Undergraduate student promotes her culture and clean energy advancement
As the U.S. Department of Energy (DOE) searches for methods to reduce the nation’s carbon dioxide emissions, it recognizes the potential for collaboration with native tribes who are generally devoted to environmental stewardship. However, in order to work together effectively, proper communication and education becomes necessary.
As a participant in the Mickey Leland Energy Fellowship (MLEF) Program, JoRee LaFrance, a Native American student, dedicated her summer to promoting clean energy and partnerships between the U.S. government and her community.
“I chose a STEM career because native people are the most underrepresented group in the field of science,” LaFrance said. “So, to be a Native American and a woman in the field is motivation for me every day.”
Alongside her mentor, Ann Satsangi, in the DOE’s Office of Clean Coal and Carbon Management, LaFrance identified opportunities for tribal collaboration in Carbon Capture and Storage (CCS), a process that involves trapping carbon dioxide and storing it to prevent its release into the atmosphere. She explored a case study of a potential CCS deployment research and development project with the Crow Nation. This involved creating a trial outreach strategy, and initiating and strengthening the partnership between the DOE’s Office of Clean Coal and Carbon Management and the Office of Indian Energy Policy and Programs.
“The purpose of my research project was to explore potential advanced coal technology and CCS opportunities for tribes,” LaFrance explained. “People often forget that reservations sit on rich natural resources, and some tribes choose to tap into those reservoirs as a means of financial revenue and employment opportunities.”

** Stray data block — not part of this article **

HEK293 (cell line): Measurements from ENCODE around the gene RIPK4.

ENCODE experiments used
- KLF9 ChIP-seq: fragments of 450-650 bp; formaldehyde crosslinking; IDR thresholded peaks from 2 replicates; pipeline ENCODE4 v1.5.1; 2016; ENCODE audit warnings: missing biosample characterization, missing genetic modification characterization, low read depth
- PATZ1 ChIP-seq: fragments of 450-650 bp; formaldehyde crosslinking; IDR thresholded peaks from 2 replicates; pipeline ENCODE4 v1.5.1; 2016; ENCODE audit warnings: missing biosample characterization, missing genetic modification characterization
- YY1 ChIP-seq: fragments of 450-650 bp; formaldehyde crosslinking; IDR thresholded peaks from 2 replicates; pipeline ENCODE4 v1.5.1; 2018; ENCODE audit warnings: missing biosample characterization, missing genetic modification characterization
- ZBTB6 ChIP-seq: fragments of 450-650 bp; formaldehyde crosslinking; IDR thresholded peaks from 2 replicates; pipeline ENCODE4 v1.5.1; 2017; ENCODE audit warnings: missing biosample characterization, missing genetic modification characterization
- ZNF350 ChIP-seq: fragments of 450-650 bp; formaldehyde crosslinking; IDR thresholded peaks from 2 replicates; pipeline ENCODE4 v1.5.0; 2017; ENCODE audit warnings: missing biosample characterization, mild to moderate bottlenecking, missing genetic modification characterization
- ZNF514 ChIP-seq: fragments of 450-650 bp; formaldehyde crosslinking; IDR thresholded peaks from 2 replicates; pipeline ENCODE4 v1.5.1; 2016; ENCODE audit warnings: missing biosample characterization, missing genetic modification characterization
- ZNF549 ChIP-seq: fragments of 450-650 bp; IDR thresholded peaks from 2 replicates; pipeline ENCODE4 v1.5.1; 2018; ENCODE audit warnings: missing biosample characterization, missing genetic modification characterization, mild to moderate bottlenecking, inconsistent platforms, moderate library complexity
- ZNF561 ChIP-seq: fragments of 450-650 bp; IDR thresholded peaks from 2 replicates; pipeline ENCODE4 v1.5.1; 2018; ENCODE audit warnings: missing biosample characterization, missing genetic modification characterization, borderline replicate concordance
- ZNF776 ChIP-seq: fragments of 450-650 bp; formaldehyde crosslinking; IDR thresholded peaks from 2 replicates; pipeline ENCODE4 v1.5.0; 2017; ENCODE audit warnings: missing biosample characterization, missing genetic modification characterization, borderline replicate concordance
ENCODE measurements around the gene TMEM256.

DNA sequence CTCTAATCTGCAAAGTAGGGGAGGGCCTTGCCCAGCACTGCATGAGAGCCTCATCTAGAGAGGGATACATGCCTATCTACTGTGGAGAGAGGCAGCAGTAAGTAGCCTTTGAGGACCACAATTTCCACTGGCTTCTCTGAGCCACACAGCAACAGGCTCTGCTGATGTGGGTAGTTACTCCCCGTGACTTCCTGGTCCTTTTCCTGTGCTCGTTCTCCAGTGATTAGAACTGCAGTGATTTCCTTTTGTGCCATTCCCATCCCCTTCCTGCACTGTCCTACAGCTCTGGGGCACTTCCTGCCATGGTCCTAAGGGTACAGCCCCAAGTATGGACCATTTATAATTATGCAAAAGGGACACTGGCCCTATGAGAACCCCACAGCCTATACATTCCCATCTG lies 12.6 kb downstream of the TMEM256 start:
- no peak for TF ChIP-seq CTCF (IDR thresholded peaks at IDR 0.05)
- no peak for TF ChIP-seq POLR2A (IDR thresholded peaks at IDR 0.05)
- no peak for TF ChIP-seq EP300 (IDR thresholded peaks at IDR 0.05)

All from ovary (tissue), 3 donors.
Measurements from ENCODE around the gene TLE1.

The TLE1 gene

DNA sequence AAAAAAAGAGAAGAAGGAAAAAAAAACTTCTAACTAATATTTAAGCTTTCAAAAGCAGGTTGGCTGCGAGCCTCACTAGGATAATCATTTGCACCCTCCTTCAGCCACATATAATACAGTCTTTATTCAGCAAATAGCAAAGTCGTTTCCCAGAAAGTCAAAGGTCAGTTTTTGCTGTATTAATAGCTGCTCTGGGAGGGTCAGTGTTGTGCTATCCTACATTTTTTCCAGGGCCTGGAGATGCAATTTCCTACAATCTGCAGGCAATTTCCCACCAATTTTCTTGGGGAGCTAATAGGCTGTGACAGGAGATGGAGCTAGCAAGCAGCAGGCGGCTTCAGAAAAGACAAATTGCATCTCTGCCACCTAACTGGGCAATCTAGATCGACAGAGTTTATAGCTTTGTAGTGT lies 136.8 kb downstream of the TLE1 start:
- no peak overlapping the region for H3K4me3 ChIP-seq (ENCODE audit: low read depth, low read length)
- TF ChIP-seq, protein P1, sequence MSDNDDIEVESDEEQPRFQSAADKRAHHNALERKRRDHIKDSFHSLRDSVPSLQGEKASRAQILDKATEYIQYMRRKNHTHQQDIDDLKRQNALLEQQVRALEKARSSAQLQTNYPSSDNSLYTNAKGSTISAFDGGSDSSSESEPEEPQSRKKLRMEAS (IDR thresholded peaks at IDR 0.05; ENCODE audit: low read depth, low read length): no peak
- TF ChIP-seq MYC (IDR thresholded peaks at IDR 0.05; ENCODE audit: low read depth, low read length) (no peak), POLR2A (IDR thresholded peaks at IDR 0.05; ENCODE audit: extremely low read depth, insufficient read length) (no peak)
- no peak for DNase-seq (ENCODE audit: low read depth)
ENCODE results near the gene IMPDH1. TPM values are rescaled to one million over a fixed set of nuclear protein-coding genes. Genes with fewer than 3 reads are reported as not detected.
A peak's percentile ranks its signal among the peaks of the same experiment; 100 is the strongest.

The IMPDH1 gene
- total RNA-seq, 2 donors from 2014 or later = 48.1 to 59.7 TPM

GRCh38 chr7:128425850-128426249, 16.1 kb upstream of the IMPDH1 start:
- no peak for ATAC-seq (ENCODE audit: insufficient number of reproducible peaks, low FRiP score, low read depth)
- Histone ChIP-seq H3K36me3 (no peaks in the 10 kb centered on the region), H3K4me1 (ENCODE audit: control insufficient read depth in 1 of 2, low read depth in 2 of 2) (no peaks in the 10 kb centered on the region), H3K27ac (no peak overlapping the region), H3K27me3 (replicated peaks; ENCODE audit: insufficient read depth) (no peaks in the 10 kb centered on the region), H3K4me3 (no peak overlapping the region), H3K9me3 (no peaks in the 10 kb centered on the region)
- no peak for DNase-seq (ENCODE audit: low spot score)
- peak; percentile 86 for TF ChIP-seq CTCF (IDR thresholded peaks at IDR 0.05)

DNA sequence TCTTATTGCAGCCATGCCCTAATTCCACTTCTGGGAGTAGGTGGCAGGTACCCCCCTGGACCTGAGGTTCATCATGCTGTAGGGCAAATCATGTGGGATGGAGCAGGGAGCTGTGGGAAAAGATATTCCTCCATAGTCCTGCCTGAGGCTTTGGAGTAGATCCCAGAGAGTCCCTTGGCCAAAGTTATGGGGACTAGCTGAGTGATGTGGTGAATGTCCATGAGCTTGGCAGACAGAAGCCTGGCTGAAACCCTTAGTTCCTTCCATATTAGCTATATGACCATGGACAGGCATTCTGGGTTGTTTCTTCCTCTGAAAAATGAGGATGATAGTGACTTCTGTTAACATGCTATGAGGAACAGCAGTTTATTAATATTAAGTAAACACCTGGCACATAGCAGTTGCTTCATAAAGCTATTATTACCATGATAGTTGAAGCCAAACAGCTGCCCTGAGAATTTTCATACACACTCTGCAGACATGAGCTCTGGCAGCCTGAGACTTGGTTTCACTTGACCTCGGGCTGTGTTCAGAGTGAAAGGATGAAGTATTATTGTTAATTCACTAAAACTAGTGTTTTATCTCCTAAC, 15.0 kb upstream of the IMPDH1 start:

During her participation in the program, LaFrance had the opportunity to travel to Spokane, Washington, to attend the 2016 National Congress of American Indians mid-year conference. Interacting with tribal leaders and DOE staff was the highlight of her summer. Ultimately, she envisions herself returning to DOE and continuing to advocate for and act on behalf of native tribes.
“My hope is that we will create a cleaner, greener world for ourselves and future generations by taking small steps today,” LaFrance said.
After she completes her bachelor’s degrees in earth sciences and Native American studies at Dartmouth College, LaFrance plans to pursue master’s degrees in hydrogeology and public policy with an emphasis in federal Indian law.
“After participating in the program, I know that I want to go into public policy because it will allow me to create positive change in Indian country. I hope to advance native nations across North America in sovereignty and sustainability,” LaFrance said. “To have an opportunity at DOE paved a road for opportunities and connections that will benefit my career in the future.”
The MLEF Program is administered by the Oak Ridge Institute for Science and Education (ORISE) for the U.S. Department of Energy.